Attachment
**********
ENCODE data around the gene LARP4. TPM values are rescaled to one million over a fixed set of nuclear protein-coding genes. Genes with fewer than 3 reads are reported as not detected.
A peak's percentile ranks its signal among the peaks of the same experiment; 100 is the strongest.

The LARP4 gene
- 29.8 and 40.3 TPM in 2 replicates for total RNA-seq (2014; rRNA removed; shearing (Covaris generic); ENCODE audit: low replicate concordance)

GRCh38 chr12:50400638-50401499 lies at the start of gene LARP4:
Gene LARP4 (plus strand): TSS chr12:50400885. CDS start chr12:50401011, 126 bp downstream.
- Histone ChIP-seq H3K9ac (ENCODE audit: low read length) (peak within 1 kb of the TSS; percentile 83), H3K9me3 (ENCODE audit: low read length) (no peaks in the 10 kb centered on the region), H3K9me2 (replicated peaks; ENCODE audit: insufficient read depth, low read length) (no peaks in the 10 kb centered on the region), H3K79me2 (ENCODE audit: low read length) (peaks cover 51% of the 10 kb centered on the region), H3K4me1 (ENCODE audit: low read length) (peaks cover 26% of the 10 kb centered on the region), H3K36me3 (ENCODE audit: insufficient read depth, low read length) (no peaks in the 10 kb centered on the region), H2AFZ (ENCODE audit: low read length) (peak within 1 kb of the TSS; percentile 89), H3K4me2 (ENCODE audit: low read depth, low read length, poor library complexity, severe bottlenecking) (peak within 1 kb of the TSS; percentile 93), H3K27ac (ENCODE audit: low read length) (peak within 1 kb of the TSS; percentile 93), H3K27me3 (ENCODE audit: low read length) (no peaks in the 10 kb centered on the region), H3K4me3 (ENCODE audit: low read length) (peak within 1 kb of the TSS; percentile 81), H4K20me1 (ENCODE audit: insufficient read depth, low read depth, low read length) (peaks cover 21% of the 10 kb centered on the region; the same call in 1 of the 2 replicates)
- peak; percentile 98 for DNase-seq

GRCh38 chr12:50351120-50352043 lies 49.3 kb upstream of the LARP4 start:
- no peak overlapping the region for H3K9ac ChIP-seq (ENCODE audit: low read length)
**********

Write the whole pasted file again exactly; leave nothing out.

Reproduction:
ENCODE data around the gene LARP4. TPM values are rescaled to one million over a fixed set of nuclear protein-coding genes. Genes with fewer than 3 reads are reported as not detected.
A peak's percentile ranks its signal among the peaks of the same experiment; 100 is the strongest.

The LARP4 gene
- 29.8 and 40.3 TPM in 2 replicates for total RNA-seq (2014; rRNA removed; shearing (Covaris generic); ENCODE audit: low replicate concordance)

GRCh38 chr12:50400638-50401499 lies at the start of gene LARP4:
Gene LARP4 (plus strand): TSS chr12:50400885. CDS start chr12:50401011, 126 bp downstream.
- Histone ChIP-seq H3K9ac (ENCODE audit: low read length) (peak within 1 kb of the TSS; percentile 83), H3K9me3 (ENCODE audit: low read length) (no peaks in the 10 kb centered on the region), H3K9me2 (replicated peaks; ENCODE audit: insufficient read depth, low read length) (no peaks in the 10 kb centered on the region), H3K79me2 (ENCODE audit: low read length) (peaks cover 51% of the 10 kb centered on the region), H3K4me1 (ENCODE audit: low read length) (peaks cover 26% of the 10 kb centered on the region), H3K36me3 (ENCODE audit: insufficient read depth, low read length) (no peaks in the 10 kb centered on the region), H2AFZ (ENCODE audit: low read length) (peak within 1 kb of the TSS; percentile 89), H3K4me2 (ENCODE audit: low read depth, low read length, poor library complexity, severe bottlenecking) (peak within 1 kb of the TSS; percentile 93), H3K27ac (ENCODE audit: low read length) (peak within 1 kb of the TSS; percentile 93), H3K27me3 (ENCODE audit: low read length) (no peaks in the 10 kb centered on the region), H3K4me3 (ENCODE audit: low read length) (peak within 1 kb of the TSS; percentile 81), H4K20me1 (ENCODE audit: insufficient read depth, low read depth, low read length) (peaks cover 21% of the 10 kb centered on the region; the same call in 1 of the 2 replicates)
- peak; percentile 98 for DNase-seq

GRCh38 chr12:50351120-50352043 lies 49.3 kb upstream of the LARP4 start:
- no peak overlapping the region for H3K9ac ChIP-seq (ENCODE audit: low read length)